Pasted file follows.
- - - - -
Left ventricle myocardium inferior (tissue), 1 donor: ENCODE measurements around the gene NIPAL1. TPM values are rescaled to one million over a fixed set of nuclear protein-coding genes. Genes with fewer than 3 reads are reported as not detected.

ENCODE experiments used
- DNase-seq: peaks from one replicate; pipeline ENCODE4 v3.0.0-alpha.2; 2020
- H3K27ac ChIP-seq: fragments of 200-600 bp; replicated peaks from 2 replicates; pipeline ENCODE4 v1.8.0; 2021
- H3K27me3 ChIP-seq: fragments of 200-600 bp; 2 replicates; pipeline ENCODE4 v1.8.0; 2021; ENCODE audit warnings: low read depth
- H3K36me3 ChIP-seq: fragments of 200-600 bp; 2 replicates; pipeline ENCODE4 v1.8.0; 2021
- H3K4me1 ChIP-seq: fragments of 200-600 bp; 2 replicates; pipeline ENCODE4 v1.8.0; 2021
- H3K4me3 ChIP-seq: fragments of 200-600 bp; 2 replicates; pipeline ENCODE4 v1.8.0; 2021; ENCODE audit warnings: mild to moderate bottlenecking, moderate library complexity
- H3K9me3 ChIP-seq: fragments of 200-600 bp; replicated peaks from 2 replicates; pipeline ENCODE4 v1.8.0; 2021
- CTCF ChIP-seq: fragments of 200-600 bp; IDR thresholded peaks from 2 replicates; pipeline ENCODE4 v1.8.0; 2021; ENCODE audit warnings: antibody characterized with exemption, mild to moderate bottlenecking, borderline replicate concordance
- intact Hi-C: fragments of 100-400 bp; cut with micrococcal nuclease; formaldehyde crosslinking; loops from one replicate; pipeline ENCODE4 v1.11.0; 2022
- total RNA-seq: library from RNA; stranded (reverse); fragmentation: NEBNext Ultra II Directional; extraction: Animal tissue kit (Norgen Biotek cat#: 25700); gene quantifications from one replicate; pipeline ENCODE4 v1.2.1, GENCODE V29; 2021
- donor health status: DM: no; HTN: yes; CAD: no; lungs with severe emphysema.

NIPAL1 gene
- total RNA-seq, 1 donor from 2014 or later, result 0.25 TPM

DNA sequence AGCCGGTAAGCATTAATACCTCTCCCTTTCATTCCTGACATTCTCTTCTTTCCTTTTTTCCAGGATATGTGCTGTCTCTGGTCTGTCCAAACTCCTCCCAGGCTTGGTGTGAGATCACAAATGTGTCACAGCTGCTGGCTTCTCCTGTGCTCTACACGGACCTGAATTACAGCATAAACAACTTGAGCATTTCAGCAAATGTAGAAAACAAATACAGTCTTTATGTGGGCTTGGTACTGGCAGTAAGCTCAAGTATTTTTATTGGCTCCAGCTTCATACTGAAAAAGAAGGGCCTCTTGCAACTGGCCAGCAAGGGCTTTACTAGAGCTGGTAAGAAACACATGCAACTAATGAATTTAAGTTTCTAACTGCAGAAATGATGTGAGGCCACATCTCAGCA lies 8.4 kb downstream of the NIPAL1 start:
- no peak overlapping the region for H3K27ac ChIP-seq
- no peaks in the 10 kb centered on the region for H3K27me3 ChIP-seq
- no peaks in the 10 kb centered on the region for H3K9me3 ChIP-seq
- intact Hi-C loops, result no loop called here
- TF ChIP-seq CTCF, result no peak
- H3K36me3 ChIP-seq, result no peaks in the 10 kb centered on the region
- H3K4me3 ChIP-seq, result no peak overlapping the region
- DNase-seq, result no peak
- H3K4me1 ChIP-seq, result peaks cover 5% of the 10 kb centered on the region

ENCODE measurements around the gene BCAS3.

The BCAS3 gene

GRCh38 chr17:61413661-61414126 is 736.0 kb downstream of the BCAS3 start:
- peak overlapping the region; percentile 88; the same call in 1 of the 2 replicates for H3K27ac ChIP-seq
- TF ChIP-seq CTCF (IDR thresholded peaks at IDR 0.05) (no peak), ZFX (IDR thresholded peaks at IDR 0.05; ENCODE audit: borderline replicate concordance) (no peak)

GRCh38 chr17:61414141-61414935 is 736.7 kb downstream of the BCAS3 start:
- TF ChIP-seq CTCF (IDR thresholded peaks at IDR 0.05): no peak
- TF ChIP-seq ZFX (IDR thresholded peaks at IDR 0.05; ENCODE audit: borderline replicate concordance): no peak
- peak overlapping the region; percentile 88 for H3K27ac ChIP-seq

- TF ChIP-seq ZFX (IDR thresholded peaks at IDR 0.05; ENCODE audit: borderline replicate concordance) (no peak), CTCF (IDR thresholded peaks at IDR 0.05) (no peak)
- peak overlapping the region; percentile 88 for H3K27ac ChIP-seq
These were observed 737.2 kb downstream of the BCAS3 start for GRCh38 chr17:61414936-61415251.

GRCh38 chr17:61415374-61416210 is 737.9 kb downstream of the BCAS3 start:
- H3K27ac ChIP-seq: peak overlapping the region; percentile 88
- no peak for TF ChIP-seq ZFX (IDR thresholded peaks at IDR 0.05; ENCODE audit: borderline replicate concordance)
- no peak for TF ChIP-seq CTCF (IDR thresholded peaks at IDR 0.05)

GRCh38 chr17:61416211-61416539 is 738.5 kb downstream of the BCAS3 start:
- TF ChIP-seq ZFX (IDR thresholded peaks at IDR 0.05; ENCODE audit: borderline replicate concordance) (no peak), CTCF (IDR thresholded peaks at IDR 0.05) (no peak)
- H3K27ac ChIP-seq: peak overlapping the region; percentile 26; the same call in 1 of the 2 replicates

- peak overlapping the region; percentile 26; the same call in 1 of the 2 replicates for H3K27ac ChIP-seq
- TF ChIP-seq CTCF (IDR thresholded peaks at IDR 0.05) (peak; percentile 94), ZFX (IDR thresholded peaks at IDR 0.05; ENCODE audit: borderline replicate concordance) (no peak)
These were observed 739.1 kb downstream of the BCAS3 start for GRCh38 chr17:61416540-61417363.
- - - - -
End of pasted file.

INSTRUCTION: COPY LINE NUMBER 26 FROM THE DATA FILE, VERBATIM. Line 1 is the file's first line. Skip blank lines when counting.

ENCODE measurements around the gene BCAS3.